Too often, however, traders assemble knowledge and immediately want to create trades out of what they have learned.  Bypassing the process of understanding leads to a shallow perspective on market behavior--one that does not merit true conviction.  Genuine conviction comes from deep understanding, not simple correlations and patterns.  "There is nothing so practical as a good theory," psychologist Kurt Lewin observed.  What traders need are frameworks for understanding how markets behave and why, not mere "setups" for the next trade.

Further Reading:


Friday, January 10, 2020

Integrating Discretionary Trading Skills With Quantitative Strategies

There is a number of very good research services and platforms that allow traders to identify occasions when there is a directional trading edge in markets.  The common thread among these is that they identify a set of conditions that are present in today's market that are distinctive and meaningful.  They then examine past occasions when these conditions have occurred and determine whether the market has moved a particular way in the next time period with statistically significant odds.  This is known broadly as event research.

For example, if the SPX makes a new 12 month high for the first time in two years, we could explore whether, in the past, this has reliably led to future gains.  Or, if we have a Fed meeting on Day 1 and close that day weak, we can identify the odds of continued weakness over subsequent days.  Or, if the NYSE TICK hits a very strong level of +1000 during the opening 15 minutes of the trading, we can assess the odds of this being a trend day to the upside.

In all these cases, we're using historical research to see if there is a directional edge during the upcoming period in the market.

Seven providers of such research that I have found to be reliable and useful are (in alphabetical order):

We can also conduct our own event research, as my recent post illustrates.  Such studies do not require advanced mathematical or programming methods as one might need for a fully developed trading system.  The goal here is not to become a systematic trader, but rather to identify promising hypotheses for the coming trading period.  When experienced discretionary traders possess one or more valuable historical hypotheses for the coming day or week, they can then track news flow, price action, and overall market behavior to assess whether the hypothesized move projected from market history is actually playing out right now.  In other words, you look in real time to see when there is a reliable "setup" or catalyst that allows you to trade a historical edge with well-structured risk/reward.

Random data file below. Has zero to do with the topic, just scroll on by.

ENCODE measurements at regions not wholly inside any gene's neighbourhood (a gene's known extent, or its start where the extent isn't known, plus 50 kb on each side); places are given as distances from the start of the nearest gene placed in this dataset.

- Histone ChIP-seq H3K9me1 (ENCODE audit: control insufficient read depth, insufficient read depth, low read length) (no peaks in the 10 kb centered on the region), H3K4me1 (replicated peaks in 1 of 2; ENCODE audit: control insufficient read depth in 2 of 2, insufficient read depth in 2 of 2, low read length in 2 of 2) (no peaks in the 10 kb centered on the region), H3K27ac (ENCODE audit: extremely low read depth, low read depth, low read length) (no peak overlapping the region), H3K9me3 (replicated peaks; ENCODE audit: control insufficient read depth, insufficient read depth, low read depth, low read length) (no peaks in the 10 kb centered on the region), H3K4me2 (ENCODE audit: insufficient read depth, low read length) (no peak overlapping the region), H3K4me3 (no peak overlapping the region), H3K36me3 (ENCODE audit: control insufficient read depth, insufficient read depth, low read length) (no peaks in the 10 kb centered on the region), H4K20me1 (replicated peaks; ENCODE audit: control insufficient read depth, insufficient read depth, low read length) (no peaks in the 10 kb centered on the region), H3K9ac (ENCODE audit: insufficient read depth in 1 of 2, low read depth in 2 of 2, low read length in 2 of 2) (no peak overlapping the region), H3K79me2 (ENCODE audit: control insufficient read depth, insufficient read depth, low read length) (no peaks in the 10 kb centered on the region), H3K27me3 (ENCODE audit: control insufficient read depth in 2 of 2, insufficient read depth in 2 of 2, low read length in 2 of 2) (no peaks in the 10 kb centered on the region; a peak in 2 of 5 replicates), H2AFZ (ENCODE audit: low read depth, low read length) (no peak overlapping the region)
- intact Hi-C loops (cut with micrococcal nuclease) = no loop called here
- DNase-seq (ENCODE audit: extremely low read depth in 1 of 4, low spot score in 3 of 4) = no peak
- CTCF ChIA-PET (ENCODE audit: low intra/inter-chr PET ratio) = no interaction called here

History doesn't always repeat itself, but knowledge of history generally beats ignorance.  Understanding how markets have moved in the past under the conditions we see at present can keep us out of bad trades and help us focus on promising ones.  It's an important way that discretionary traders can make use of quantitative strategies without having to do the data collection and coding from scratch.  And it can become an important part of our market preparation.

Further Reading:


Sunday, January 05, 2020

The Fatal Mistake Traders Make

The fatal mistake traders make is that they define themselves narrowly, and this artificially constrains their opportunity set.

For instance, a trader might define himself or herself as a "breakout trader", a "trend trader", or a "bear market trader".  All ensure that the trader will underperform when markets are not breaking out, trending, or moving lower.  The frequent justification for such limitation is that the trader is adapting trading to his or her personality.  But would that work in other performance fields?  Would a quarterback in football last long if he defined himself only as a running QB?  Would a baseball pitcher succeed if he declared himself to be a fastball pitcher?  How about an actress who only played one kind of character?  In every performance field, ongoing and elite levels of success require the ability to adapt to the opportunity set, not expect the game to adapt to the performer.

The trader who does one thing consistently in all situations is not a disciplined trader.  He is a one-trick pony.

Let's  take a practical example:

During 2019, the SPY ETF moved a total of nearly 73 points.  During the NYSE day session, total movement up and down was about 303 points.  Total movement overnight was about 272 points.  During all the day sessions, SPY gained about 39 points.  During all overnight sessions, SPY gained about 34 points.  In short, declaring oneself to be a daytrader effectively cut the opportunity set in half.  

Many daytraders work hard at improving their trading.  Less often do they work at broadening their trading.  As I mentioned in a recent post, there are many markets in which a demonstrated edge *is* present, but not on the day time frame.  Similarly, there are markets in which a demonstrated edge is present, but not directionally.  (For example, volatility may be in a very tradeable declining trend, but the market may not move a lot directionally during that period.  One part of the market may be moving higher, such as large caps, while another is moving lower, such as small caps.  A good long/short trade is present, but perhaps not an overall market trade.)

I consistently find that traders who develop multiple ways to win show the greatest career longevity.  As in the business world, long term success requires flexibility and innovation, not a stubborn insistence that the market adapt to our preferred edge.  In a coming post, I will share how I have been expanding my trading through the integration of quantified models and discretionary pattern recognition.

Further Reading: